Heal Your Body With Yoga

Universal Post

Stand with heels together, toes out at a 45-degree angle. Bend knees slightly; shift weight into center of left foot; step right, weightless, foot forward. Shoulders relaxed, pretend you're hugging a giant beach ball against your chest (as shown). Close eyes; breathe deeply for two minutes. Switch feet. Repeat.

Triple Heater Stimulator

Feet together, clap hands in front of forehead and rub palms together for 10 seconds to create warmth (as shown). Next, clap and rub in front of heart, then repeat in front of navel. Inhale, bringing hands in prayer position to head. Tuck chin and hold breath as you rub lower back two to five seconds. Exhale.

"I tried it"

Needles for Blood Pressure

Acupuncture so terrified me that it should have made my blood pressure worse. Yet here I was, having a man perform a task that had the actual word puncture in it. I was in my second trimester of pregnancy, and my blood pressure read a worrisome 140/100 at my OB's office. I was willing to try anything to fix it.

I began seeing Jason twice a week. He adjusted pillows and blankets for me. He listened to my story and asked after my family. I swear I could hear a pop as he punctured (yes) my skin. But the room was warm and cozy. And when I returned to my OB, I was holding a scrap of paper showing a normal reading of 110/80.

I've heard of white coat syndrome, in which vitals get worse simply because you are in the company of a doctor. I think part of what made my pressure drop in Jason's office was the opposite—a sort of kindness syndrome, in which a medical professional gives you the time you need, puts his hands on you, looks you in the eyes and tries to understand you.

I'm glad that acupuncture helped my blood pressure. But I'm even more grateful that for those few hours, over those few months, it helped me. —Taffy Brodesser-Akner

Qigong for Cancer

I was 32 years old and five months pregnant when doctors told me I had colon cancer. At that time, in 1996, it felt like a death sentence. Still, I told them I wanted to deliver the baby and then focus on the cancer—I had gone through eight miscarriages, and this time, I was really having a baby. That's all I wanted to think about.

After my son was born, I had a six-hour surgery to remove my colon. But six months later, I learned the cancer had spread: I had a huge tumor in my liver. Surgery was difficult—40 percent of my liver was resected. Doctors offered up chemo but said they honestly didn't know if it would help. I told them, 'I've spent too much time in hospitals, away from my son. I don't want it.

Then I met Shane. He was an incredible athlete who had never smoked yet had lung cancer. He told me about qigong, and I went to our local wellness center and joined a class called Chi-Lel Qigong.

The master taught us to direct life energy: We used meditation and hand movements to direct the qi to our body parts. The point is to use your mind to overcome your 'matter.' It was calming, while also making me feel present and alert. The energy 20 people gave off was so positive. You could feel it.

The instructor told me this is not a once-in-a-while thing; to heal myself, Qigong would have to be part of my life. And it has been for 13 years. I am cancer-free, and my liver regenerated. I go in yearly for blood work, and the oncologists says that's all I need to do.

I'm so grateful that I've been able to stay and watch my son grow. Who knows why people really get better? But this is what worked for me. —Cris Epstein, as told to Elizabeth DeVita-Raeburn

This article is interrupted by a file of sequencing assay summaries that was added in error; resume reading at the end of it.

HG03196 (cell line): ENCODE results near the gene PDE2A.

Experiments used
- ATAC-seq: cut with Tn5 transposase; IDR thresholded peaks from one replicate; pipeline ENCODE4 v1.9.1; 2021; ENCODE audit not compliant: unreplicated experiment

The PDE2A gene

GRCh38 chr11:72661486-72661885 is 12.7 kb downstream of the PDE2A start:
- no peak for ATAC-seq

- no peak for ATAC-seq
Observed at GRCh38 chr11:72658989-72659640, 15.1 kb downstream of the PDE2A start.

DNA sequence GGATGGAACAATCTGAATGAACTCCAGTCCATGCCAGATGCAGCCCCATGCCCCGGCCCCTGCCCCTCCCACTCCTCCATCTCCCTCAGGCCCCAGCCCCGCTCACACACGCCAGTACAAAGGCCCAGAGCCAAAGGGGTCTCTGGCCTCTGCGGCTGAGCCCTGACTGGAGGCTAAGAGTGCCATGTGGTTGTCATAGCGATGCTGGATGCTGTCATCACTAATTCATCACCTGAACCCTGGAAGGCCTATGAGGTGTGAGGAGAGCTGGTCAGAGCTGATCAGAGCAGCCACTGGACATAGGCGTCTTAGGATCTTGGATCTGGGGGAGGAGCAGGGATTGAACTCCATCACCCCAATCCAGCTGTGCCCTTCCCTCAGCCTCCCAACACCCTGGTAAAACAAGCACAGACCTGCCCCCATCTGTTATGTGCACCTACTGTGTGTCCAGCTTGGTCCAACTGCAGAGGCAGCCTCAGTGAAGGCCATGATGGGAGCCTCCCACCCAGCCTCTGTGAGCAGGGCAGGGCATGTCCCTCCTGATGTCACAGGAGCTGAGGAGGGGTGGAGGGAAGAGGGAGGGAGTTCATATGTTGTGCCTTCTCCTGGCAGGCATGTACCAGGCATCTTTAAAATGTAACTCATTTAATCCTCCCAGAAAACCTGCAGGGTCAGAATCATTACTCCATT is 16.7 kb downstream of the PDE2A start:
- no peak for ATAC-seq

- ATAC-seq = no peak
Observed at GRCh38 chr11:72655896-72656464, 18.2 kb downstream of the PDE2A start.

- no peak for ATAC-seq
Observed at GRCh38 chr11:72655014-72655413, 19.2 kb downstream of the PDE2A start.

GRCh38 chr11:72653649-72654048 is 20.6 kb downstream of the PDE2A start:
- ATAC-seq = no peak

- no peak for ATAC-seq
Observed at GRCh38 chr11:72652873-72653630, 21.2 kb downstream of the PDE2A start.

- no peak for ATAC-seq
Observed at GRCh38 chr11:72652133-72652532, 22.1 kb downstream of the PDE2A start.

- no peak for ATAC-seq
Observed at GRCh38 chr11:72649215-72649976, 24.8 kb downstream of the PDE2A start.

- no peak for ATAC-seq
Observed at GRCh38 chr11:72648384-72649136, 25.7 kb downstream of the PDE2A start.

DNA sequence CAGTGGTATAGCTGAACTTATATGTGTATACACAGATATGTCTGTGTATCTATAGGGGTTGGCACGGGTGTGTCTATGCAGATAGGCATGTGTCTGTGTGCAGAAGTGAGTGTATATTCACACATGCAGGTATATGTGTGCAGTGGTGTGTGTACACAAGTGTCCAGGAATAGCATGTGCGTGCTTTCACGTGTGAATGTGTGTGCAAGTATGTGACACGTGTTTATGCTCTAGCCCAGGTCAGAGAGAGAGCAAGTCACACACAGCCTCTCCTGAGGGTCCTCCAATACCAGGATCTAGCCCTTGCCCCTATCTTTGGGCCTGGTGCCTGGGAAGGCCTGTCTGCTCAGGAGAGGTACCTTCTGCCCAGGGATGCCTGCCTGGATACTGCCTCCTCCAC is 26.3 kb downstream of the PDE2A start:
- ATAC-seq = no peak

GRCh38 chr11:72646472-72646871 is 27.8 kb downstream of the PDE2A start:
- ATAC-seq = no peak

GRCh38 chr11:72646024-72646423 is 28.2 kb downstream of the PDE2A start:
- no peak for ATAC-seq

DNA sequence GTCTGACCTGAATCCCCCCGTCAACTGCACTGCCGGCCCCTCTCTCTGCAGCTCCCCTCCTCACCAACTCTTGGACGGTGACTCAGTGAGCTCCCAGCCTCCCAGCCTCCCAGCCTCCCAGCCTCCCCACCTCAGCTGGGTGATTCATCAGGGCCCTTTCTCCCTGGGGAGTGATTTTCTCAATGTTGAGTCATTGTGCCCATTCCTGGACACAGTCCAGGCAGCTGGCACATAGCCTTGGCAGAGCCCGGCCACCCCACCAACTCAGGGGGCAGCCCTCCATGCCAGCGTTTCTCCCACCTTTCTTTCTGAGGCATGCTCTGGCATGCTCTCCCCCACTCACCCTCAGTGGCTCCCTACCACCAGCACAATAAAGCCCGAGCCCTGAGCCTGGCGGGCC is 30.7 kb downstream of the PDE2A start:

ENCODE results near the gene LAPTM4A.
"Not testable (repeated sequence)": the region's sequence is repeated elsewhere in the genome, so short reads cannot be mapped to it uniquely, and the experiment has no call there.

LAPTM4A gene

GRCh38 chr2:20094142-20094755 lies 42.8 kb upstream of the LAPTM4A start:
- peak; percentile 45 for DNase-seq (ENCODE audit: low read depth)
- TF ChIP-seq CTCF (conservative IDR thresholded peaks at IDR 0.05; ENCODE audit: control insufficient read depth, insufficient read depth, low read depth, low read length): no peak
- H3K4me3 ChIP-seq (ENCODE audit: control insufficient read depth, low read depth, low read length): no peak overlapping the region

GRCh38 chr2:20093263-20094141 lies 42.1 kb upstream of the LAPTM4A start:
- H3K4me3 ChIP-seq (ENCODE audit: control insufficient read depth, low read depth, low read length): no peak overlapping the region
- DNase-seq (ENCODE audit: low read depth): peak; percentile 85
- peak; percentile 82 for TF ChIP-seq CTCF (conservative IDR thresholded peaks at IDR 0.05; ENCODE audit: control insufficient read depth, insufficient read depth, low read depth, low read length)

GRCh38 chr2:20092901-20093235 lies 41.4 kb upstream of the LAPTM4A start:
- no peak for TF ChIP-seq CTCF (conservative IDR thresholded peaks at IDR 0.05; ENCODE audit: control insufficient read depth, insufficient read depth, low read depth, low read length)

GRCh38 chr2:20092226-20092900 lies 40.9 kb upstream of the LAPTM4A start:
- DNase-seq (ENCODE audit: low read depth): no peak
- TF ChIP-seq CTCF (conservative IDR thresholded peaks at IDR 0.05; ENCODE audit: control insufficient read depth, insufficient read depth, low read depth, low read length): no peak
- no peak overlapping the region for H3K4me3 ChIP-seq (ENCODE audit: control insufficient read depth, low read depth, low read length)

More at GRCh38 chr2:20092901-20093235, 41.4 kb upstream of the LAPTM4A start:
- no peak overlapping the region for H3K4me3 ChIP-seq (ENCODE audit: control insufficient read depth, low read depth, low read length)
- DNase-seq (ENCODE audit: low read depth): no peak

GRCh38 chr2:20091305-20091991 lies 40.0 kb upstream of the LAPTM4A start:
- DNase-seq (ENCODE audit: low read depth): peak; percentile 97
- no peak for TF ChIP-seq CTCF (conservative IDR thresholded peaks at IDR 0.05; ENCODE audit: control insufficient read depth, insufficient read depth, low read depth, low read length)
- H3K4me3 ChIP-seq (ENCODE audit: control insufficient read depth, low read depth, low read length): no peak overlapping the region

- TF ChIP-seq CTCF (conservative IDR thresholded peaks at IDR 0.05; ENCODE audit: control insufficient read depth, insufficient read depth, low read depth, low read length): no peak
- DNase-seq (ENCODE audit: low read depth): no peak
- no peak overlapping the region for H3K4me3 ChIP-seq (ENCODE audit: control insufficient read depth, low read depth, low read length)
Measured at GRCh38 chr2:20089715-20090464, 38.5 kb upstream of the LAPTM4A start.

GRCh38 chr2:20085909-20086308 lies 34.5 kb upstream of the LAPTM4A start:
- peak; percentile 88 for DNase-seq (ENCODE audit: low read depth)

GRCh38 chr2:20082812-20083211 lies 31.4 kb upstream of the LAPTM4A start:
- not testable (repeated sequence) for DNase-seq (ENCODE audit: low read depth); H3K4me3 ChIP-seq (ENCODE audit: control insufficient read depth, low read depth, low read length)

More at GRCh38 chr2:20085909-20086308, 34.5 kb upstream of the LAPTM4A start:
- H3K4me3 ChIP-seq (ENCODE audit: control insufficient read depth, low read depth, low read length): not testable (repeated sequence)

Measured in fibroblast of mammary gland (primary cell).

Hypnosis for Stomachache

The gnawing pain in my abdomen arrived one morning and wouldn't quit. When one specialist after another failed to help, my therapist suggested hypnosis. I sat on her couch, my eyes closed. "Feel how the couch supports your body," she intoned. I felt lighter, as I let the couch, not my muscles, hold me up. In the same monotone, she instructed me to relax my body. I imagined a flickering flame as I fell into oblivion.

Yet I could still hear her talking. About a mental dial I could turn down. About a word I could choose that, when I said it later, would dull the pain. After 45 minutes, she counted backward from 10 and I was out of it. The agony was not gone, but it was dulled.

My therapist told me I could do the same exercise at home—self-hypnosis. I used it until, after five years of pain, a new doctor finally pinpointed the cause: an intestinal parasite. A few antibiotics later, I was well.

I still use self-hypnosis, now and again, when I want to quiet my mind. I like that awake-falling-asleep feeling. And I like, too, having a tool that I can wield to help myself when medicine can't—or when I don't like what medicine has to offer. —Elizabeth DeVita-Raeburn

Paradise in One minute Flat

Get comfy, take a few breaths, and picture yourself on a beach. Feel the soft, pink sand, and listen to the steel drums.

Visualization takes you on vacation: "When you imagine a serene image, the optic cortex is activated in the same way as when you really see the vista," Dr. Bauer says. The brain relays your bliss to the endocrine and autonomic nervous systems, lowering your heart rate and blood pressure and goosing immunity. Imagine that.

Reboot Your iPod: Now it's a Painkiller

For headaches or joint pain, groove out. Chronic pain sufferers who listened to music for an hour a day for seven days reduced their hurt by 20 percent, according to a study by Sandra L. Siedlecki, Ph.D., senior nurse researcher at the Cleveland Clinic.

The key is to choose tunes that recall a time when you were happy and free from pain. "Usually, we listen to music to validate how we feel. That's why we play sad songs after a breakup," Siedlecki says.

"But to use music therapeutically, you need to listen to songs that make you feel the way you want."

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